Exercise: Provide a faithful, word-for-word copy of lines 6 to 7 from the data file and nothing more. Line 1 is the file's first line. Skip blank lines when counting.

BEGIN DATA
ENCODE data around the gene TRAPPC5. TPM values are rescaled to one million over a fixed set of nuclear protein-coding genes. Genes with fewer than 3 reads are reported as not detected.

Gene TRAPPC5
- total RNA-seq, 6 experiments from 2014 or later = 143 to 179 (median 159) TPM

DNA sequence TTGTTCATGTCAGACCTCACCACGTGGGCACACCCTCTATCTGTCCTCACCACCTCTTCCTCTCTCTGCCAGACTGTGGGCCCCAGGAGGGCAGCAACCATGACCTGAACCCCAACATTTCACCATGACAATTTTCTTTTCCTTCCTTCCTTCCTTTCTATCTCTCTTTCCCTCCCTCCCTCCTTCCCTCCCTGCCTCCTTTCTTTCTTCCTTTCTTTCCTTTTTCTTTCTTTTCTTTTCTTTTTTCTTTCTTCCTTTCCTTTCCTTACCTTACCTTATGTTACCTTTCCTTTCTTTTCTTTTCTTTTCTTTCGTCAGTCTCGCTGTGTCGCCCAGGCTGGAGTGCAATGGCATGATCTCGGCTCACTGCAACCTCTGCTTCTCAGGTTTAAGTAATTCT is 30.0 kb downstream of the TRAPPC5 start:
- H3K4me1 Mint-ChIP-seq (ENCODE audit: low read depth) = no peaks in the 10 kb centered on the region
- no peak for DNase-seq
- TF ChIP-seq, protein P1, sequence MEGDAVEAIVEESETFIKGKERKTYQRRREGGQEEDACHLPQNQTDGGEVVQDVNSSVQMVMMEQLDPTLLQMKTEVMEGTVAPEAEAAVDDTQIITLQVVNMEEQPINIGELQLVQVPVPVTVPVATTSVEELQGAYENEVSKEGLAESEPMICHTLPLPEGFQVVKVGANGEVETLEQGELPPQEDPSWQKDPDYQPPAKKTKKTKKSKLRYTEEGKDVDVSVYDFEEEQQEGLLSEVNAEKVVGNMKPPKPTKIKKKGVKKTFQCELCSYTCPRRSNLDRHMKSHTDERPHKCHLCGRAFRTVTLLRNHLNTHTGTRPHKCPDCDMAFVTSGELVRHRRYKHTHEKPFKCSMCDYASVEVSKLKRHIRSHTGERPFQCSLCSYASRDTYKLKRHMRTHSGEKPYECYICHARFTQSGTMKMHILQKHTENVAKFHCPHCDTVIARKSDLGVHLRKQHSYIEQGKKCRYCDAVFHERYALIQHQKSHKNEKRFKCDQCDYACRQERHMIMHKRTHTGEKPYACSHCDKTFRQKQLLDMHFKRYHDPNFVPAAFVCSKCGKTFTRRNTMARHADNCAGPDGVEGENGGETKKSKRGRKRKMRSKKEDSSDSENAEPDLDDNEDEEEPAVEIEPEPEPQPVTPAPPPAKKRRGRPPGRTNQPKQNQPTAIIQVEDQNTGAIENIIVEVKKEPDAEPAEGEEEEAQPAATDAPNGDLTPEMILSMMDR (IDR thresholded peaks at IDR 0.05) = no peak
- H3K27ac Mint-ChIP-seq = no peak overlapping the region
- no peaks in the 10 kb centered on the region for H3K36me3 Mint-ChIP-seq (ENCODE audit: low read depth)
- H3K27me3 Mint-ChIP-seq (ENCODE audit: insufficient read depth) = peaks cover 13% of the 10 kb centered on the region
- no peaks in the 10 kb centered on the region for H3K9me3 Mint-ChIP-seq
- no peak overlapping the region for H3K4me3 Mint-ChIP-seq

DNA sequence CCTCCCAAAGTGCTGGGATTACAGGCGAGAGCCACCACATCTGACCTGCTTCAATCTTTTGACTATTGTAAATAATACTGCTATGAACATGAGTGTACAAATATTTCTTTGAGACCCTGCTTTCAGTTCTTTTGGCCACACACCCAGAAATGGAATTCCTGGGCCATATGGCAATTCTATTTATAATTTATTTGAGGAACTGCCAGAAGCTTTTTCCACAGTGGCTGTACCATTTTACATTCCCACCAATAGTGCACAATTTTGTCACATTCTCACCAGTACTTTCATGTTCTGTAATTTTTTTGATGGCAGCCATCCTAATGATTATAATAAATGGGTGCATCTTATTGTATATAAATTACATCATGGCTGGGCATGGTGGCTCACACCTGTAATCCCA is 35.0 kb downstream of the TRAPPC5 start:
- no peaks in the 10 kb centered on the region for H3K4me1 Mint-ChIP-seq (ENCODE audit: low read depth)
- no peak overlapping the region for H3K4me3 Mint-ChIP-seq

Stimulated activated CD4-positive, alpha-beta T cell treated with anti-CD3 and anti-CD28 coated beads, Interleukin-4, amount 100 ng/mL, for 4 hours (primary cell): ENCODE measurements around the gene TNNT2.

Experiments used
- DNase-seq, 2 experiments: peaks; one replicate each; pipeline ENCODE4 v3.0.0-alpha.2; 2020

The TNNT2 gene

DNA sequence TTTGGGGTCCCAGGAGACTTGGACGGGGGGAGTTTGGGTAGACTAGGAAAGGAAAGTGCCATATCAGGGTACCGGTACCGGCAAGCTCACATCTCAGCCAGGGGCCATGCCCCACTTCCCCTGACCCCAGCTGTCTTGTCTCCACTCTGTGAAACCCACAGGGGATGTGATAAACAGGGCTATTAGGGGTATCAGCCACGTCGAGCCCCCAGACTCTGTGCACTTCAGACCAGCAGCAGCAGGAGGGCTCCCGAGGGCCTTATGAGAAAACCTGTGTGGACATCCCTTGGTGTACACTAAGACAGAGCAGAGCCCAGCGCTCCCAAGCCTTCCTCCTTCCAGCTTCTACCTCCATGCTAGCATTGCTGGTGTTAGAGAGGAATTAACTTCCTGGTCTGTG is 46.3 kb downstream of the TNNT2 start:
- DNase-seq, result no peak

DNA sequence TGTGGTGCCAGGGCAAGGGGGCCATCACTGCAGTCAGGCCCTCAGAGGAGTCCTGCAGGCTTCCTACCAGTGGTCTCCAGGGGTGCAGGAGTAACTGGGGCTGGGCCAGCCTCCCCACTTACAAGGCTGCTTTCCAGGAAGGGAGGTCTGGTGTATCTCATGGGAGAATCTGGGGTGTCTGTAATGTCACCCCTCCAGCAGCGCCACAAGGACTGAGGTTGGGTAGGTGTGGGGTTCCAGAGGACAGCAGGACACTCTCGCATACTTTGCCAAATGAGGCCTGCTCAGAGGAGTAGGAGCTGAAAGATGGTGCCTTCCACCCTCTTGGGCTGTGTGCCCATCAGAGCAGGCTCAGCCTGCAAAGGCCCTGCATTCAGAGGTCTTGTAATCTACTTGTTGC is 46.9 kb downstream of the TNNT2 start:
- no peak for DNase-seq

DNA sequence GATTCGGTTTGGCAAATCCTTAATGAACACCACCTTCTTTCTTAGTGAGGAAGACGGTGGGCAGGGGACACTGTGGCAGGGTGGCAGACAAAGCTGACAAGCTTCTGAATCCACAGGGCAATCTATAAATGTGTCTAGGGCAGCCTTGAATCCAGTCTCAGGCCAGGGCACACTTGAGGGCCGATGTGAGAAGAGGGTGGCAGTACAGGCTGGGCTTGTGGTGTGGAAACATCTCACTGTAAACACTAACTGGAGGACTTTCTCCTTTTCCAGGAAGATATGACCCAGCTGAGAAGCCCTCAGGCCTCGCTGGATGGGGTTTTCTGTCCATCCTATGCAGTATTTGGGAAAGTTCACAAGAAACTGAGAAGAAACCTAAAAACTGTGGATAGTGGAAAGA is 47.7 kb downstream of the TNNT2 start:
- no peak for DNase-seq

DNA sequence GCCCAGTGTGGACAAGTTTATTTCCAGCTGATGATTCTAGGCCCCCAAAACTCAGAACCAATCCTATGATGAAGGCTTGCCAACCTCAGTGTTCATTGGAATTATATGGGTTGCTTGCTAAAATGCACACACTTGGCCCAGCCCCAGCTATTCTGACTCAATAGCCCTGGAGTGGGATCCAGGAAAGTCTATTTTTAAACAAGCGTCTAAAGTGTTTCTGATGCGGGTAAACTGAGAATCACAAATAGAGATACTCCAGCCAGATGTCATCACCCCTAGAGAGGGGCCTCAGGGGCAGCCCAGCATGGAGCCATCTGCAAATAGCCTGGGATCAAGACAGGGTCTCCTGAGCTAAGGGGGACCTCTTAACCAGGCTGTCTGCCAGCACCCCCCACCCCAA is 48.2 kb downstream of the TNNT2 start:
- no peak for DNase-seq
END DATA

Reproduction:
- no peak for DNase-seq
- TF ChIP-seq, protein P1, sequence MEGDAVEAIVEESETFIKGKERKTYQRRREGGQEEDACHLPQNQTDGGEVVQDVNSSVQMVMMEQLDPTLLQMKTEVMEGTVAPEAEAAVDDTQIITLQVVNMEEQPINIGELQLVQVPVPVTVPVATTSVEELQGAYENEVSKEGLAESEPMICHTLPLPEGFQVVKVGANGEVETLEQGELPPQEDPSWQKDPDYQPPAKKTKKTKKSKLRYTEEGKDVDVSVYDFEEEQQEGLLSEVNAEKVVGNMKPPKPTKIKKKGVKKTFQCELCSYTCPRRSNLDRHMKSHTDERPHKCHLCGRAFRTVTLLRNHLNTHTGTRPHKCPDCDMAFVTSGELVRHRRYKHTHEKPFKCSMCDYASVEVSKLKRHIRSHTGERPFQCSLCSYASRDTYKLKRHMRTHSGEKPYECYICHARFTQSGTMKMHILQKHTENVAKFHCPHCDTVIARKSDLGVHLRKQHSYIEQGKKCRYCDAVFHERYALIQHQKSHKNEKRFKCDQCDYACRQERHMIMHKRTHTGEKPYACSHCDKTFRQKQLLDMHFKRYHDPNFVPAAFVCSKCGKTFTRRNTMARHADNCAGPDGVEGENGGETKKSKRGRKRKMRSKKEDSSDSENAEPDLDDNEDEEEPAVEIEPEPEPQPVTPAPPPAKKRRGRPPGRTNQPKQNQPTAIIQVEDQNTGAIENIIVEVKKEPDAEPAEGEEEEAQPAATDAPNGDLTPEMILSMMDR (IDR thresholded peaks at IDR 0.05) = no peak